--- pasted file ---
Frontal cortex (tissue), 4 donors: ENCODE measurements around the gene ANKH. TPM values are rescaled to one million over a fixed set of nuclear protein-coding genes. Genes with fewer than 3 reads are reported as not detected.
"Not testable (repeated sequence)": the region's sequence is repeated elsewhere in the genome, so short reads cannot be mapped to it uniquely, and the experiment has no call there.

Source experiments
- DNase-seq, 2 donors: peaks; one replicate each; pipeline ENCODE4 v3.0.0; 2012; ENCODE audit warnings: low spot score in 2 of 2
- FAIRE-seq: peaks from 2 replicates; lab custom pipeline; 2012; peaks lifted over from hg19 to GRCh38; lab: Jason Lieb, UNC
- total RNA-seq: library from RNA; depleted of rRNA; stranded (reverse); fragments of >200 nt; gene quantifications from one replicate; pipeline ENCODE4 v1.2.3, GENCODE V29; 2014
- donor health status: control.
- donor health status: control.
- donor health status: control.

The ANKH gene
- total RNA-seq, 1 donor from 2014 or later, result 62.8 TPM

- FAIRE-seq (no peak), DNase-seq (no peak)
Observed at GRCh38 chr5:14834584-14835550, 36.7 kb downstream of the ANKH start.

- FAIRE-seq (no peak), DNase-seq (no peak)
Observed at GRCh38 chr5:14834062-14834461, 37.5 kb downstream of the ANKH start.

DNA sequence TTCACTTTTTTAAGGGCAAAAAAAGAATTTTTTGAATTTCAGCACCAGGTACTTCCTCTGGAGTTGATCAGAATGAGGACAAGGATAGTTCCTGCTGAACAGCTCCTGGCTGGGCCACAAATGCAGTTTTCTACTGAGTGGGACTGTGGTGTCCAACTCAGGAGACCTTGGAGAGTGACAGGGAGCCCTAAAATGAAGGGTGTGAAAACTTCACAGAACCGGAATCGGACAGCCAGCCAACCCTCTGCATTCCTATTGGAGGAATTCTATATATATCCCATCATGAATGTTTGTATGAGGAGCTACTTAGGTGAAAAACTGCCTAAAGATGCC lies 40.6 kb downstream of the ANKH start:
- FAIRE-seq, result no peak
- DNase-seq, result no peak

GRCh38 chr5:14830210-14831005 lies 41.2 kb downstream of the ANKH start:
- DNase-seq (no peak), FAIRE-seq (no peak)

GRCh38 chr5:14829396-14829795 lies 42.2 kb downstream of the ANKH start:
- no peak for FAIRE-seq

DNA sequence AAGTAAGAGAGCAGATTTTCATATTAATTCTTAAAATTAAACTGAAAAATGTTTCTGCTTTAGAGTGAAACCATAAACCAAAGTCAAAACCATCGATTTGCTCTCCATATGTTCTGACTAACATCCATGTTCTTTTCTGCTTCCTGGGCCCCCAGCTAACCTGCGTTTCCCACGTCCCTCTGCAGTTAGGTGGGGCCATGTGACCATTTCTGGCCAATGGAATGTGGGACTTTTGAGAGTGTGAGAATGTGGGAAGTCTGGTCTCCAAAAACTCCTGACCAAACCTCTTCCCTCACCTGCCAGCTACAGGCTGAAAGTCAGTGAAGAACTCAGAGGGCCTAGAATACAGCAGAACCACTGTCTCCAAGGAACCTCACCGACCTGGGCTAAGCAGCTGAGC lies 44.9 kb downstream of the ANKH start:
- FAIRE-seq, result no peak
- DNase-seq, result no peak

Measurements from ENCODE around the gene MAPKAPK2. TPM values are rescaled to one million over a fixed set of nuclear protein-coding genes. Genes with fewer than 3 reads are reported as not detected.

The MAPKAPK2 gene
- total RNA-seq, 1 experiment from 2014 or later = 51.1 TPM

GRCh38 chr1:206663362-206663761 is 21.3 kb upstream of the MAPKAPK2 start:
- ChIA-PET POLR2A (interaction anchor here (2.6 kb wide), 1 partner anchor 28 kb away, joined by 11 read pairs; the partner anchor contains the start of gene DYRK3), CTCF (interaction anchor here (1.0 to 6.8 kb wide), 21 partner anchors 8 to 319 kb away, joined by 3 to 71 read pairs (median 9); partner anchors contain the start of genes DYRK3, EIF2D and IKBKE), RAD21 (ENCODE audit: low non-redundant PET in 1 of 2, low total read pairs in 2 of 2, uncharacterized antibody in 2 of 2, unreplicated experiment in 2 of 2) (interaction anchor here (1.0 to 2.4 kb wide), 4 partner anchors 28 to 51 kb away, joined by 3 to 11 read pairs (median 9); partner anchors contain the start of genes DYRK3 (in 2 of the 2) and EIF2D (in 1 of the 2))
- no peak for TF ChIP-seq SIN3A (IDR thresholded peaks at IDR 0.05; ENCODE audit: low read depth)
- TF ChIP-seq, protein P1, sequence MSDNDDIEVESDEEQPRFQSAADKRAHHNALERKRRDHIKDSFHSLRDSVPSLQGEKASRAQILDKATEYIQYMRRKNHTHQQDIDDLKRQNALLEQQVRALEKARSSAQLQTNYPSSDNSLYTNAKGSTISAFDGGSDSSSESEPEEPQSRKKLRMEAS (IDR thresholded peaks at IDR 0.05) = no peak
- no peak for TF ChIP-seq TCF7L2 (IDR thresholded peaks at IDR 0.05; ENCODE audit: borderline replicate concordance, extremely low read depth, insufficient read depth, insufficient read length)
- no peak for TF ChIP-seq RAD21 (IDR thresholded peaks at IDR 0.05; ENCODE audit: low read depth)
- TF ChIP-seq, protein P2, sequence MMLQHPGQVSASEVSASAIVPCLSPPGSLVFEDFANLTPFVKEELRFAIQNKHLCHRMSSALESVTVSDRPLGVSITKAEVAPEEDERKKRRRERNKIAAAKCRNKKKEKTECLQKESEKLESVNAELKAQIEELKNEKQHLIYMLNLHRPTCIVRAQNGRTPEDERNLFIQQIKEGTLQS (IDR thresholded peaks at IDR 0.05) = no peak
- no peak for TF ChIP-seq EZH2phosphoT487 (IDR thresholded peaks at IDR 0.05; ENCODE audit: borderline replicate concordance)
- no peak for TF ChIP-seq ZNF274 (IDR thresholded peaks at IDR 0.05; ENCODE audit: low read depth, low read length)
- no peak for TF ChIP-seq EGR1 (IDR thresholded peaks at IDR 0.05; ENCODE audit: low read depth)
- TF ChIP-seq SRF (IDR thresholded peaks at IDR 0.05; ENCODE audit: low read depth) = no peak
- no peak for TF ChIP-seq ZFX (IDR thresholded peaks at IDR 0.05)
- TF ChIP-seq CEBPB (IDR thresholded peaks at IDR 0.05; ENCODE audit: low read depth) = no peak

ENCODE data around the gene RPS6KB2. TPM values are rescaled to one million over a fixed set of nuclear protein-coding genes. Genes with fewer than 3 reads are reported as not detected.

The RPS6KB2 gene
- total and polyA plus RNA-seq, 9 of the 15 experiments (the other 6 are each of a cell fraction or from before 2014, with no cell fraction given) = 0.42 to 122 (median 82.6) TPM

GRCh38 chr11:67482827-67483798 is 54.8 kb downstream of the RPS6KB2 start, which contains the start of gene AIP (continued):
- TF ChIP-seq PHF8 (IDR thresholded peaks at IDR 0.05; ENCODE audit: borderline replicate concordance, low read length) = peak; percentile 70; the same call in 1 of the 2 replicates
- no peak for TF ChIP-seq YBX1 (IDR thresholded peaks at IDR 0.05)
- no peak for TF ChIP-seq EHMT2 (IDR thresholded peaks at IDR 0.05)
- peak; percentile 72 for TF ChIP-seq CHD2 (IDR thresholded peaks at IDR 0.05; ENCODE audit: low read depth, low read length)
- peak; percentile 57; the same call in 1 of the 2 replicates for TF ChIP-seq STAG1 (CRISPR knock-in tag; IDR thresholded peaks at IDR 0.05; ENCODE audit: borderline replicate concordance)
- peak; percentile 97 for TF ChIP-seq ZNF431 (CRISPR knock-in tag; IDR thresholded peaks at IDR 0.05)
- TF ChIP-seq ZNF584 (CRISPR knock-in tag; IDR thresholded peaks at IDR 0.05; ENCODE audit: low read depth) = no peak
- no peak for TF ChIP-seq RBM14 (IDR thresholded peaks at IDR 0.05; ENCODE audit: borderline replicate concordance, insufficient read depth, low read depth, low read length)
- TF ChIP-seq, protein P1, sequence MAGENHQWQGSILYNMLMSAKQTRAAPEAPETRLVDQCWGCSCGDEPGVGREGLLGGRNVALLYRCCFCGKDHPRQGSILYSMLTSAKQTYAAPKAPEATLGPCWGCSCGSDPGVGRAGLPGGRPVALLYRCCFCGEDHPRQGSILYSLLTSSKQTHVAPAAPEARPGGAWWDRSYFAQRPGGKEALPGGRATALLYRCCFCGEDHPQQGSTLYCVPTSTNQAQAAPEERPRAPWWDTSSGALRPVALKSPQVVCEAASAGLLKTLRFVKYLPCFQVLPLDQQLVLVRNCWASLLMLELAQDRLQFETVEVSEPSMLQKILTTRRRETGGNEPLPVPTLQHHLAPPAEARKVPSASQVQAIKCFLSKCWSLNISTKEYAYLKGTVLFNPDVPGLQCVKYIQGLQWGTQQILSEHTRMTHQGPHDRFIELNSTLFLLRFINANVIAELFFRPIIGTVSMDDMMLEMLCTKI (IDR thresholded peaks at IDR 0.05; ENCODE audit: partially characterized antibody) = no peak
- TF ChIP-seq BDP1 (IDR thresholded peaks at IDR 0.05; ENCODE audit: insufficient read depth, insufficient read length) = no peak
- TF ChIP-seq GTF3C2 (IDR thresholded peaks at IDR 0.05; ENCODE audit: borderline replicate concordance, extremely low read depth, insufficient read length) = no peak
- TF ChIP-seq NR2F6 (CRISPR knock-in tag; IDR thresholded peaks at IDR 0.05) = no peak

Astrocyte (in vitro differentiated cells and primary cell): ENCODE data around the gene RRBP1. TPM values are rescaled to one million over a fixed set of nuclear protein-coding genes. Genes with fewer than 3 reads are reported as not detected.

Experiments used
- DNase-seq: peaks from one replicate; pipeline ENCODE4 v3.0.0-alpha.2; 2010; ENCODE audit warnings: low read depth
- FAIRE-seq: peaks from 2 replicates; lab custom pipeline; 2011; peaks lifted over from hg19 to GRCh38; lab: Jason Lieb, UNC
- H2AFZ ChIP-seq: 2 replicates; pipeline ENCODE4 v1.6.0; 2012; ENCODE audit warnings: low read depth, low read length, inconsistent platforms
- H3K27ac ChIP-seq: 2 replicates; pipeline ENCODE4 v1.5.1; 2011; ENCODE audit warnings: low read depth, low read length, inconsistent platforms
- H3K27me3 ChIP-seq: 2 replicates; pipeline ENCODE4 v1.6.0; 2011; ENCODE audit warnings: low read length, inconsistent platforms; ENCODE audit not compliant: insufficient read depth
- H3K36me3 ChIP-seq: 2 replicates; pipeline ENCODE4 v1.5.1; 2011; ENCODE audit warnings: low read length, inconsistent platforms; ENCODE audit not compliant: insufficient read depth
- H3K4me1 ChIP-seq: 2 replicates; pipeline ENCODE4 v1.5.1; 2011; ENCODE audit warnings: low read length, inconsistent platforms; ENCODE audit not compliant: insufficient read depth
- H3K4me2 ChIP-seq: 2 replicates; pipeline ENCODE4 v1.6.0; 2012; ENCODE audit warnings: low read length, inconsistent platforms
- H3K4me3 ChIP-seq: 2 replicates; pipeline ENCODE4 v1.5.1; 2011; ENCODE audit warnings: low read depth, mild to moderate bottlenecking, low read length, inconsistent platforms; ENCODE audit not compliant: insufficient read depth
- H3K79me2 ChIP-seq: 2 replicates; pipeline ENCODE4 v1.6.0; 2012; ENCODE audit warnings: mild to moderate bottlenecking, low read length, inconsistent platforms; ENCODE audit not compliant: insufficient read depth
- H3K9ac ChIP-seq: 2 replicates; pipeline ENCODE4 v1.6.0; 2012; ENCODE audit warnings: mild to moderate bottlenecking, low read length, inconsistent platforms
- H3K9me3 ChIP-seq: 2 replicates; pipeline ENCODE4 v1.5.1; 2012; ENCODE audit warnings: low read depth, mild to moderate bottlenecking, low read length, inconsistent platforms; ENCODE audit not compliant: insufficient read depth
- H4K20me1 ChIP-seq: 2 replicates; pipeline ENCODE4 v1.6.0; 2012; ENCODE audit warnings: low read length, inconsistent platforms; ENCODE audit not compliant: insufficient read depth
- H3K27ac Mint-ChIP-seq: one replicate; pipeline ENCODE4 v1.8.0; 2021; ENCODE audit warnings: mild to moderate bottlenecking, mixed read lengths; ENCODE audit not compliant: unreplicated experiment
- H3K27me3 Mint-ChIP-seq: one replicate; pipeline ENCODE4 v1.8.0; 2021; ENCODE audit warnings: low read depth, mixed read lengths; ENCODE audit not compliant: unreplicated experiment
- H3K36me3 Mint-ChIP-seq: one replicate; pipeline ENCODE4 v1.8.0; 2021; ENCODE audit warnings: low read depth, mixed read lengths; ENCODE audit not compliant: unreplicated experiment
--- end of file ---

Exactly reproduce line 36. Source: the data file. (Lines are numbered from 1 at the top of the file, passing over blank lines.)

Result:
- no peak for TF ChIP-seq EZH2phosphoT487 (IDR thresholded peaks at IDR 0.05; ENCODE audit: borderline replicate concordance)